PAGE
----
Being an Artist of Life

In 2010, Rabbi Daniel moved to Philadelphia to start a Chabad House for the various visual and performing arts colleges in the city, founding The Kugel Collaborative, a Jewish student art gallery in February, 2012:

Every artist must have a muse. Every piece of art must have a source of inspiration. An artist is essentially a specialized mystic, their work serving as the gateway into subtler realms of reality. The Lubavitcher Rebbe writes the following to an artist in March of 1951:

“…the primary talent of an artist is his ability to step away from the externalities of the thing and, disregarding its outer form, gaze into its innerness and perceive its essence, and to be able to convey this in his painting. Thus the object is revealed as it has never before been seen, since its inner content was obscured by secondary things. The artist exposes the essence of the thing he portrays, causing the one who looks at the painting to perceive it in another, truer light, and to realize that his prior perception was deficient.”

A Jew is charged with the task of being an artist of life. Our canvas is the thin (sometimes thick) veil that is draped over existence, creating a perceived sense of plurality and separateness from G-d.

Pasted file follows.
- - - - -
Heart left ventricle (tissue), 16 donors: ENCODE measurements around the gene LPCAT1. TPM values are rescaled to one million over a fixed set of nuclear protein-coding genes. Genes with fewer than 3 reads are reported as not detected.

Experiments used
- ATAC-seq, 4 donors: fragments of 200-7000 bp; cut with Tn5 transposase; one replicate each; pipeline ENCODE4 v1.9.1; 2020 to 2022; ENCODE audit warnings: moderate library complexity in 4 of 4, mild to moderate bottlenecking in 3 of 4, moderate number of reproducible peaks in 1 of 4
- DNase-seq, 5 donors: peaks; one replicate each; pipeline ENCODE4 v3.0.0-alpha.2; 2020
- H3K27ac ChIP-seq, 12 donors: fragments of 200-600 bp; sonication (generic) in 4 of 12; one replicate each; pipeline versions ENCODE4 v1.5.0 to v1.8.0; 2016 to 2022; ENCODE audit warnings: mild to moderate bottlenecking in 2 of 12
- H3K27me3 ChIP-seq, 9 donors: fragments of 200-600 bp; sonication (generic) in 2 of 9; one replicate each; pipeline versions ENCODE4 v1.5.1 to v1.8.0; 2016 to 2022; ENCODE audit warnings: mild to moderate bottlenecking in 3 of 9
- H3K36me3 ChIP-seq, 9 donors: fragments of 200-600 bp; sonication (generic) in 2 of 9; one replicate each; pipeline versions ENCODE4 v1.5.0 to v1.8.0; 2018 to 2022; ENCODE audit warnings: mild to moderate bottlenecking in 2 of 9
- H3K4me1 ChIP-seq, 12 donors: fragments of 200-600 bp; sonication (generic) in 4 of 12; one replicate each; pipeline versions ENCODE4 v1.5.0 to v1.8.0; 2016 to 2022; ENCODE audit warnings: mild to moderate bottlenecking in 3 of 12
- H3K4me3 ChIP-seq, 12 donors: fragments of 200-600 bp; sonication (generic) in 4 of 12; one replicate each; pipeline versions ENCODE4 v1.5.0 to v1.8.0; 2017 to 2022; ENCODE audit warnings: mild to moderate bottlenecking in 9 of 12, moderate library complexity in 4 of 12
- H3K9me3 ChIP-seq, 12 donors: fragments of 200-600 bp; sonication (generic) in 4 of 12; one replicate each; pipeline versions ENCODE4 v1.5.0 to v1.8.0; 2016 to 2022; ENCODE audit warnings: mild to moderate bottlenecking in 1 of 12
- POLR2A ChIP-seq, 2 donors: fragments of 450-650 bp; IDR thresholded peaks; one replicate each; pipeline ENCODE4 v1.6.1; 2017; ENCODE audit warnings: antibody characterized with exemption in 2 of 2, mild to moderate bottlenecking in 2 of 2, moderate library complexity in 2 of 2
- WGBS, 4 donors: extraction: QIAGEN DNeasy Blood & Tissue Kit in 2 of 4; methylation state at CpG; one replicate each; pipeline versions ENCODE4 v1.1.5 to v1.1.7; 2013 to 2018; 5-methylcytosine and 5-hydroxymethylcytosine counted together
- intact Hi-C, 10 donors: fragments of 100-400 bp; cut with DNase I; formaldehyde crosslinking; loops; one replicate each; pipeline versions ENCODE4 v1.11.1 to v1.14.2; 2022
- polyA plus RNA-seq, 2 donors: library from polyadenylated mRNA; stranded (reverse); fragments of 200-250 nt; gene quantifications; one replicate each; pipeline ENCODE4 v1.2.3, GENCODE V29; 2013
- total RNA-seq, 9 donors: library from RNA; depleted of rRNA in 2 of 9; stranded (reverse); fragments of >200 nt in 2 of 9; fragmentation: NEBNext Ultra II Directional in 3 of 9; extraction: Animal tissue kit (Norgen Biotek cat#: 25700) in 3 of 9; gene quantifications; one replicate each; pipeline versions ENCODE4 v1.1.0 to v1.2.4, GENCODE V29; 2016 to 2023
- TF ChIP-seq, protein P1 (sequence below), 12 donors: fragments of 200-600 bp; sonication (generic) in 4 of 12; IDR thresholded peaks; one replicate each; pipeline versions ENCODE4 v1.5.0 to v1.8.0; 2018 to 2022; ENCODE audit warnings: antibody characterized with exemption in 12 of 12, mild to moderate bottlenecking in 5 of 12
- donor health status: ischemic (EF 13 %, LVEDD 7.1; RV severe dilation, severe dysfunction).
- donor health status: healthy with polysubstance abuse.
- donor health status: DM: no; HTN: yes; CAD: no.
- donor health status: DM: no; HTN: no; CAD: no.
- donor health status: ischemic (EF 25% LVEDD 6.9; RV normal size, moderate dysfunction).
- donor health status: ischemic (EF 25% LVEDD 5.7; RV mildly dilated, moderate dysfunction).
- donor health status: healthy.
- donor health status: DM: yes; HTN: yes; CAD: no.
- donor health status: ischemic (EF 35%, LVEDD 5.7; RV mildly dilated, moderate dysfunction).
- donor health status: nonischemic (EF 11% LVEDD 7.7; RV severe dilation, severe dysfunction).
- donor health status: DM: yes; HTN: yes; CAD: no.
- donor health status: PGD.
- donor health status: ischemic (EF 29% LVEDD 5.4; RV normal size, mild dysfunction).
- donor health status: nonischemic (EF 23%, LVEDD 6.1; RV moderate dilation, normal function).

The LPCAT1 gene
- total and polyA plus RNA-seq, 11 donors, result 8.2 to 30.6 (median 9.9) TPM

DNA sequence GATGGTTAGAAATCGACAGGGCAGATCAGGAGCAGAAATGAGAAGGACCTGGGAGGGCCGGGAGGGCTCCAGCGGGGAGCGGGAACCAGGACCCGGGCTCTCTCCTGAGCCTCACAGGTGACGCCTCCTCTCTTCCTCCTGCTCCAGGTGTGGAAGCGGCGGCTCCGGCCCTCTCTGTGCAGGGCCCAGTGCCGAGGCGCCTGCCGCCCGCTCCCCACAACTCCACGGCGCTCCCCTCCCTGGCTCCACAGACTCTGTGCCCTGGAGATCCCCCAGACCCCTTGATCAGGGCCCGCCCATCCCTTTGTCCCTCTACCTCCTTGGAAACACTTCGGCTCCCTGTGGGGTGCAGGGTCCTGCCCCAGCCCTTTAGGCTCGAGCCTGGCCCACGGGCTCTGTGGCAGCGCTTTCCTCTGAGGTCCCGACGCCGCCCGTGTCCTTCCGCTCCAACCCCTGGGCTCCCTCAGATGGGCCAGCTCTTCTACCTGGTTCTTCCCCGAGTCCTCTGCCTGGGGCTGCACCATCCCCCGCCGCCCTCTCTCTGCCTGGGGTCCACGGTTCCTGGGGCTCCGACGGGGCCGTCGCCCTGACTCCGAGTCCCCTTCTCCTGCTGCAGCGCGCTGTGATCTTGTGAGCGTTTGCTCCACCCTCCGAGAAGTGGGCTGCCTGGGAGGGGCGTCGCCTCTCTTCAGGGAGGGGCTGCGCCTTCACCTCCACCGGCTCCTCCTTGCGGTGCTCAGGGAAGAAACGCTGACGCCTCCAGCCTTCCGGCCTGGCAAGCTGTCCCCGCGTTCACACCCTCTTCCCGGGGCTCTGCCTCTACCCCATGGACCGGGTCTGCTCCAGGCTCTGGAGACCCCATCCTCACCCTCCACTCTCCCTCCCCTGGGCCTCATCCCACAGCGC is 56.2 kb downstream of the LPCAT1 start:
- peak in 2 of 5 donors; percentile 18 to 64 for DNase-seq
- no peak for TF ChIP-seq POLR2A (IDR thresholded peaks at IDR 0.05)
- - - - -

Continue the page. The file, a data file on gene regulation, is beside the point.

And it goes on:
Our brushes and instruments are the mitzvos. The muse is our study of Torah. When we employ our latent abilities, we can remove this veil that obscures our own eyes, but more importantly we remove it for others. The world does not declare one an artist if their work is never exUntitled by Jeremy Terner, University of the Artsperienced by another, and one cannot live up to the name of being a Jew, if they do not help others experience G-dliness in their own lives.

This is the atmosphere and sense of connection that we try to create among young, developing Jewish artists in Philadelphia. Our gallery connects pieces originally made with no apparent connection to Judaism at all. However, we always tell our students, that if they made it, it must be a Jewish piece! The Jewish soul longs to be expressed in every facet of life, and art serves as that conduit.

Sometimes it just takes another person to point out to the artist how deeply their subconscious is connected to Torah and how it is manifest in their work. The Kugel Collaborative serves to forge that connection and bring it out of the subconscious realm, so that our students can actively learn about, meditate upon, and question how their Judaism informs their art, and how their artwork expresses their Jewish identity.

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